Plan cycle routes to connect North Northumberland landmarks and beauty spots

Plans are in the works for a network of marked trails between a number of rural landmarks and Northumberland beauty spots.

Aiming to provide new experiential travel opportunities and promote safe cycling, The Hadrian’s Raider Trails project is hoped to create a 350km network of marked trails connecting hubs from where people can begin their outdoor adventures. in the county. These hubs will be established at key entry points including Stonehaugh, Kielder, Bellingham, Bewcastle (in Cumbria) and Byrness.

Each hub would provide parking, simple infrastructure such as lane pumps, secure storage, access to water and simple provisions where possible. One of the long-term goals of the project is that it can be used by people with disabilities, as well as horse riders, cyclists and walkers.

Read more: How Kielder Water was officially opened 40 years ago – and 10 facts about the reservoir

Should the project go ahead, the new marked trails could be an exciting addition for those wishing to explore further than Hadrian’s Cycle Route (National Cycle Route 72), which broadly follows the route of Hadrian’s Wall . The Hadrian’s Raider Trails project also builds on the growing popularity of off-road and gravel trails, for example, the Great Northern Trail, launched by Cycling UK in 2019.

The project team, which includes Alex MacLennan from Forestry England, expects to complete the first phase ready to launch the network in spring 2023. Later phases of the project will aim to encourage children and young adults to enjoy Hadrian’s Raider trails and developing multi-day cycling adventures using the existing Bothy network and new camping shelters.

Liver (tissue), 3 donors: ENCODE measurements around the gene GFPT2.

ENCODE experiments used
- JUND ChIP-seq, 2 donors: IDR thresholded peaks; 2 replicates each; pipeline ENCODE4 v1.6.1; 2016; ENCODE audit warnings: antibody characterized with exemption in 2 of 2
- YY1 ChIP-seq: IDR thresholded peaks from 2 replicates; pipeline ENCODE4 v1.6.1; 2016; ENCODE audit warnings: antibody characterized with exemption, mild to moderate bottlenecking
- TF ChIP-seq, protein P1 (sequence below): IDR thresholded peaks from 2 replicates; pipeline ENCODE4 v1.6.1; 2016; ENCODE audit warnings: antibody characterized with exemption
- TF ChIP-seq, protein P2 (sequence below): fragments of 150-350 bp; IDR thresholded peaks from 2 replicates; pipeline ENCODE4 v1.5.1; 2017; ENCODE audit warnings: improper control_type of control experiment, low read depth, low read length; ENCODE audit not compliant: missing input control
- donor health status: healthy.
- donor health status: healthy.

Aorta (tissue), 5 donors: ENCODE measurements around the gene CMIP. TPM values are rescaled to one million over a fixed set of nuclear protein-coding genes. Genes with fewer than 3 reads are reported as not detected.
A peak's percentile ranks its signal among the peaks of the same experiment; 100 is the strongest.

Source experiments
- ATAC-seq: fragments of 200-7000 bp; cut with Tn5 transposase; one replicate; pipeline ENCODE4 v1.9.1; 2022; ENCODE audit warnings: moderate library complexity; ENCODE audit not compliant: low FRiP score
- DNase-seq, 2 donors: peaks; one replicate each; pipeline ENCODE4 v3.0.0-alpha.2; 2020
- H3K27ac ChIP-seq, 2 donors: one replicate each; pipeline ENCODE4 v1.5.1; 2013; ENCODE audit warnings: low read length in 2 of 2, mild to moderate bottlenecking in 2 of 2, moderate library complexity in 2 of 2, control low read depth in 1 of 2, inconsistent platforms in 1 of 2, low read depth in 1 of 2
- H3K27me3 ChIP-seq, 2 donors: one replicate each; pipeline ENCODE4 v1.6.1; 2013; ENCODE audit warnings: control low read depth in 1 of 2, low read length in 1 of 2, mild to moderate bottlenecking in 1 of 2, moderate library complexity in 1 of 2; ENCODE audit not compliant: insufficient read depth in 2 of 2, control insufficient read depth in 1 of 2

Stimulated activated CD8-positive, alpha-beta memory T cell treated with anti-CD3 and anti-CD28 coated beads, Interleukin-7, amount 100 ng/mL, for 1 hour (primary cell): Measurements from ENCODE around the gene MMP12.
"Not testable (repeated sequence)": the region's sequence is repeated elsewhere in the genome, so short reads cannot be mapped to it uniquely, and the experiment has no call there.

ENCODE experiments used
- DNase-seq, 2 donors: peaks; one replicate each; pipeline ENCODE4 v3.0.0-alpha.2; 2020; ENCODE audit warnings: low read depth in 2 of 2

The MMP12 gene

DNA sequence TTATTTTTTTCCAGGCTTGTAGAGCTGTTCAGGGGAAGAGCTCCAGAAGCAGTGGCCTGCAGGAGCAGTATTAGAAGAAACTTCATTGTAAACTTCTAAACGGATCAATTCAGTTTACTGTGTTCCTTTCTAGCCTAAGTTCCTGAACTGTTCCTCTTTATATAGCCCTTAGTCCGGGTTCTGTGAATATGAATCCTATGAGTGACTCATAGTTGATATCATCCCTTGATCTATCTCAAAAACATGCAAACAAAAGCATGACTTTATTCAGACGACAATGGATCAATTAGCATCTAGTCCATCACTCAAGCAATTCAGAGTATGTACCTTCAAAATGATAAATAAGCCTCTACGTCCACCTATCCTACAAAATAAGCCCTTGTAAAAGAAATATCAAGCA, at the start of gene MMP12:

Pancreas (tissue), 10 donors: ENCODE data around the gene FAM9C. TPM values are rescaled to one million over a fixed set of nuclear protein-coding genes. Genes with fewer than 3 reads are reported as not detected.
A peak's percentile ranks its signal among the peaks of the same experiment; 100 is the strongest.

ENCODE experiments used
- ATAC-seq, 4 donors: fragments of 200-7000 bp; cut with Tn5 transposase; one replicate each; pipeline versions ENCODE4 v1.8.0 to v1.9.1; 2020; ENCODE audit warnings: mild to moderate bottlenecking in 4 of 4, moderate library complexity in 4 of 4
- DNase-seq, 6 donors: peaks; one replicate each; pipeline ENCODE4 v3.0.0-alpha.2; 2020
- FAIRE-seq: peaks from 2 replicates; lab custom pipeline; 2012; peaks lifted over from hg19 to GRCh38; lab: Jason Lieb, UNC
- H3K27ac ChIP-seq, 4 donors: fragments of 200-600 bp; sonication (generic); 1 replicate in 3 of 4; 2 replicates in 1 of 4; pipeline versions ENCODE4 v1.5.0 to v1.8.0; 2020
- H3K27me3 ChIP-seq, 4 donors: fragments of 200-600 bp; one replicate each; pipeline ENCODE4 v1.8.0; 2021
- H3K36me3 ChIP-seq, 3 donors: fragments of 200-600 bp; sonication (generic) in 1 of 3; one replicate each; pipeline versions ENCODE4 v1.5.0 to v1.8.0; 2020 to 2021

Plans are already underway to make Northumberland a premier cycling destination, with the creation of a Northumberland Cycling Charter for businesses to demonstrate they meet the requirements of a ‘cycle-friendly’ establishment, while the Northumberland Coast AONB has been named one of the UK’s Best Places for Cyclists.

Where is your favorite place to cycle in Northumberland? Let us know!

The project is also exploring how it can improve accessibility for people with disabilities. There can be integration with public transport links to provide sustainable travel to and from trail nodes.

Ahead of the possible launch next spring, eight cyclists took part in a ride from Stonehaugh to Kielder Castle to understand the potential of creating such a network, including members of the project team and the MP for Hexham , Tynedale and Ponteland Guy Opperman. The route traversed a forest track to Tower Knowe before using the Lakeside Way to Kielder Castle, where the group met with Forestry England to discuss the implementation of the scheme.



Eight riders cycled from Stonehaugh to Kielder Castle, including MP Guy Opperman

Dave Buchan of Bike4Health said: “We are already looking to bring our first school group to explore this fantastic area later in the year, the project opens up a huge area of ​​traffic-free trails that can be used by anyone, while Paul Snedker added: ‘This area has the potential to add exciting new products to our Northumberland cycling holiday portfolio and we are committed to working with the project team to realize this potential.’

Guy Opperman said: “I learned a lot about the project, the opportunity it presents, and it reinforced how lucky we are to have such a fabulous landscape at our disposal. Northumberland must invest in improving cycling and walking infrastructure to boost the visitor economy. and to improve the health and well-being of its residents.”

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